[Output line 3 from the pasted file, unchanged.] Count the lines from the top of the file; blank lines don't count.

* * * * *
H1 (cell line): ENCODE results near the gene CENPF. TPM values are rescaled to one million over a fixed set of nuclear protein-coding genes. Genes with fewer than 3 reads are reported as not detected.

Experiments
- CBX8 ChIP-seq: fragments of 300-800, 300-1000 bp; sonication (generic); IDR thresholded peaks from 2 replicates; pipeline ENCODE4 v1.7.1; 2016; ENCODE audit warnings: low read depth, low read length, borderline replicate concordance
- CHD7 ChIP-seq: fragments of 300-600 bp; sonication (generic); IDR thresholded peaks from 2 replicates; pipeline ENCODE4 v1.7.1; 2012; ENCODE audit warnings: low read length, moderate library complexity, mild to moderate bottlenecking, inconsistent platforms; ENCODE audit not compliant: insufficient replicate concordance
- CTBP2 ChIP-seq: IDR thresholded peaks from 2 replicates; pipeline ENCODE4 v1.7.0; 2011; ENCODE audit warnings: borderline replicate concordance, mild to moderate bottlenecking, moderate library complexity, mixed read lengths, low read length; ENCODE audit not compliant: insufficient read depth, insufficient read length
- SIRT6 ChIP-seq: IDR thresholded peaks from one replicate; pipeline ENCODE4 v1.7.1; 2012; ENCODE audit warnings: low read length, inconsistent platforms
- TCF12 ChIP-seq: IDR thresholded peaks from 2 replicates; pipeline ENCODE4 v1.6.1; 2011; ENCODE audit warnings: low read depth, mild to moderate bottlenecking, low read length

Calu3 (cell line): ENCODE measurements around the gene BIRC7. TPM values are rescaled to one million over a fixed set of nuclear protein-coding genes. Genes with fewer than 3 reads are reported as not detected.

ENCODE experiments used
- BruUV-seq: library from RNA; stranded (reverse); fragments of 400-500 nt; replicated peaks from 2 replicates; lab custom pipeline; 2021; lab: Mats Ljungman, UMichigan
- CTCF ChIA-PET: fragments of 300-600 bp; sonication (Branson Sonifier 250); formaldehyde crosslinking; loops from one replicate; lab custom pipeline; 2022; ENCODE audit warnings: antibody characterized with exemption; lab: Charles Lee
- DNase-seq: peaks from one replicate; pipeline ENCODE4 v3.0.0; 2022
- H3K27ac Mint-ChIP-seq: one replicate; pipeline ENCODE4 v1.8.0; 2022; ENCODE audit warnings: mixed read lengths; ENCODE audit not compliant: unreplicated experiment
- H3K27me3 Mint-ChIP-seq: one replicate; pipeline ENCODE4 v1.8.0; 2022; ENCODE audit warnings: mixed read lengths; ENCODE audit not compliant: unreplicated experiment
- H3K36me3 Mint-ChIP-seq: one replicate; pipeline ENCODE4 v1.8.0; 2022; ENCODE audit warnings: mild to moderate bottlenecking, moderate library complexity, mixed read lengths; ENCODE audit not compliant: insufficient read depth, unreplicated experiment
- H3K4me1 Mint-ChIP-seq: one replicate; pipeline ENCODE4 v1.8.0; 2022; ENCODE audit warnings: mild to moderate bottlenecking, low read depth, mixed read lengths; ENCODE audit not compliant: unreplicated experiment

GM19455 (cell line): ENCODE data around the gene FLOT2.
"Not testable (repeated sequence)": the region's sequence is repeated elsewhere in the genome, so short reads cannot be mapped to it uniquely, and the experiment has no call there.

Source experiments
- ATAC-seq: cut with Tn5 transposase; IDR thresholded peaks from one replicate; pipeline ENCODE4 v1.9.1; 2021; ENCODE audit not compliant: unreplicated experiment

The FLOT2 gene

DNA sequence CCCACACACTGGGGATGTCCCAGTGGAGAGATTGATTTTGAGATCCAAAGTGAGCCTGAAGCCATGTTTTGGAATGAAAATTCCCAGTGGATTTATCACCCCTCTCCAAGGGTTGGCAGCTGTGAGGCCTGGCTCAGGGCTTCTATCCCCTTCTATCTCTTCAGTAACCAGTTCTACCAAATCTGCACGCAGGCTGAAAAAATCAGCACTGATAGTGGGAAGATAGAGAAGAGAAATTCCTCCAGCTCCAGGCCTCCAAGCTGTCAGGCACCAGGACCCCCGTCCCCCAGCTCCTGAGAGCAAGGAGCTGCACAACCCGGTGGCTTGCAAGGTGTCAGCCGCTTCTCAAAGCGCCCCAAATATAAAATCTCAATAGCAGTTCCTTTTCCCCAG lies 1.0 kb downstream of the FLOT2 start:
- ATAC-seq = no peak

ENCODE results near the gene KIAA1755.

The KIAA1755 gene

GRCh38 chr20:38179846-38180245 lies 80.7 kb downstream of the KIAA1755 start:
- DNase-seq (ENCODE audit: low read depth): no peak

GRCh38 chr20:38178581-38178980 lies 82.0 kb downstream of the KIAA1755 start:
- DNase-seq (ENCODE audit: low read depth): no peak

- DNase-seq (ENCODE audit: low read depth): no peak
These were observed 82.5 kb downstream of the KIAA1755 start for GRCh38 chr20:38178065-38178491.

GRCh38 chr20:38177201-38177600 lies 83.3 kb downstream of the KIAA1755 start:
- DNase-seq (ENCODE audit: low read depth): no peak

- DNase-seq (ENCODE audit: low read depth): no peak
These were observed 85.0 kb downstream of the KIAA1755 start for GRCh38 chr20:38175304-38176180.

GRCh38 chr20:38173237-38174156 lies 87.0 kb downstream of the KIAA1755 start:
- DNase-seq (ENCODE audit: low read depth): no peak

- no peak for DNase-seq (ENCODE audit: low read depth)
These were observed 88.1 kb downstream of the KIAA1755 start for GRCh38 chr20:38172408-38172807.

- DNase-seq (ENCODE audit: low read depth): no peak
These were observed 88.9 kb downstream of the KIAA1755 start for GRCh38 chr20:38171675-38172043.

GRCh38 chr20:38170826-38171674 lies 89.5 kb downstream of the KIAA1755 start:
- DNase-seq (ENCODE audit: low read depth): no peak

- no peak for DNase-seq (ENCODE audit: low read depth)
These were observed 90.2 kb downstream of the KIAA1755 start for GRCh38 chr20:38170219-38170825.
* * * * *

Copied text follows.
- CBX8 ChIP-seq: fragments of 300-800, 300-1000 bp; sonication (generic); IDR thresholded peaks from 2 replicates; pipeline ENCODE4 v1.7.1; 2016; ENCODE audit warnings: low read depth, low read length, borderline replicate concordance